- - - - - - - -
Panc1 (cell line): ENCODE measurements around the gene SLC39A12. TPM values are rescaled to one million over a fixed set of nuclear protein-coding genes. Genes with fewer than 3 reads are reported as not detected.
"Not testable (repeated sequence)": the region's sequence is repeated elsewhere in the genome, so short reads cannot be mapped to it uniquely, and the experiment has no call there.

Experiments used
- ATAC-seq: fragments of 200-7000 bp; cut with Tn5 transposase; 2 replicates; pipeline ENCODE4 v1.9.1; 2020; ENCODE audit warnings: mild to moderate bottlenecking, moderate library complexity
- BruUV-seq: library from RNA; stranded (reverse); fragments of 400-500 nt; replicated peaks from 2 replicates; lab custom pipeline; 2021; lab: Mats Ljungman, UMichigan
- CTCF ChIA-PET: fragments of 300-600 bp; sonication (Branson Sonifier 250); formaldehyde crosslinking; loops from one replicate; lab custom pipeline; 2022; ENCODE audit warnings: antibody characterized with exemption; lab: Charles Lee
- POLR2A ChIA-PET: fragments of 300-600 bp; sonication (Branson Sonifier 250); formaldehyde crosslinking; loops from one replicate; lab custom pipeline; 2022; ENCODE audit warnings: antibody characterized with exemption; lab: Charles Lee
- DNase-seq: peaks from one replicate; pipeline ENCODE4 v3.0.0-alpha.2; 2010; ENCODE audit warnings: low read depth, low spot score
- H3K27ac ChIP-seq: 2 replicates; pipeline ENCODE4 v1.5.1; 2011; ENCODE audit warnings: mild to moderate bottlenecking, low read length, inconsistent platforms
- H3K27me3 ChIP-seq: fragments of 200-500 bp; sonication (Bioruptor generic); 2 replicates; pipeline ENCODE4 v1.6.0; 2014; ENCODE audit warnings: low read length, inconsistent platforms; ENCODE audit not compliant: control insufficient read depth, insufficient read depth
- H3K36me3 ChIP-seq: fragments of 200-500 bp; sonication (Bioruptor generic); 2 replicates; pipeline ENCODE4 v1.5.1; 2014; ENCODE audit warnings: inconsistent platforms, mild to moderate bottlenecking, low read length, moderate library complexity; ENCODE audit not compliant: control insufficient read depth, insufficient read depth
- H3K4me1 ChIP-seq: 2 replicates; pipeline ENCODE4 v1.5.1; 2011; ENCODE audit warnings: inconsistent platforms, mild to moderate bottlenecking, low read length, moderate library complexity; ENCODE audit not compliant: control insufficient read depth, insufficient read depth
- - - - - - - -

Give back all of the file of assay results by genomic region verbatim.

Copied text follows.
Panc1 (cell line): ENCODE measurements around the gene SLC39A12. TPM values are rescaled to one million over a fixed set of nuclear protein-coding genes. Genes with fewer than 3 reads are reported as not detected.
"Not testable (repeated sequence)": the region's sequence is repeated elsewhere in the genome, so short reads cannot be mapped to it uniquely, and the experiment has no call there.

Experiments used
- ATAC-seq: fragments of 200-7000 bp; cut with Tn5 transposase; 2 replicates; pipeline ENCODE4 v1.9.1; 2020; ENCODE audit warnings: mild to moderate bottlenecking, moderate library complexity
- BruUV-seq: library from RNA; stranded (reverse); fragments of 400-500 nt; replicated peaks from 2 replicates; lab custom pipeline; 2021; lab: Mats Ljungman, UMichigan
- CTCF ChIA-PET: fragments of 300-600 bp; sonication (Branson Sonifier 250); formaldehyde crosslinking; loops from one replicate; lab custom pipeline; 2022; ENCODE audit warnings: antibody characterized with exemption; lab: Charles Lee
- POLR2A ChIA-PET: fragments of 300-600 bp; sonication (Branson Sonifier 250); formaldehyde crosslinking; loops from one replicate; lab custom pipeline; 2022; ENCODE audit warnings: antibody characterized with exemption; lab: Charles Lee
- DNase-seq: peaks from one replicate; pipeline ENCODE4 v3.0.0-alpha.2; 2010; ENCODE audit warnings: low read depth, low spot score
- H3K27ac ChIP-seq: 2 replicates; pipeline ENCODE4 v1.5.1; 2011; ENCODE audit warnings: mild to moderate bottlenecking, low read length, inconsistent platforms
- H3K27me3 ChIP-seq: fragments of 200-500 bp; sonication (Bioruptor generic); 2 replicates; pipeline ENCODE4 v1.6.0; 2014; ENCODE audit warnings: low read length, inconsistent platforms; ENCODE audit not compliant: control insufficient read depth, insufficient read depth
- H3K36me3 ChIP-seq: fragments of 200-500 bp; sonication (Bioruptor generic); 2 replicates; pipeline ENCODE4 v1.5.1; 2014; ENCODE audit warnings: inconsistent platforms, mild to moderate bottlenecking, low read length, moderate library complexity; ENCODE audit not compliant: control insufficient read depth, insufficient read depth
- H3K4me1 ChIP-seq: 2 replicates; pipeline ENCODE4 v1.5.1; 2011; ENCODE audit warnings: inconsistent platforms, mild to moderate bottlenecking, low read length, moderate library complexity; ENCODE audit not compliant: control insufficient read depth, insufficient read depth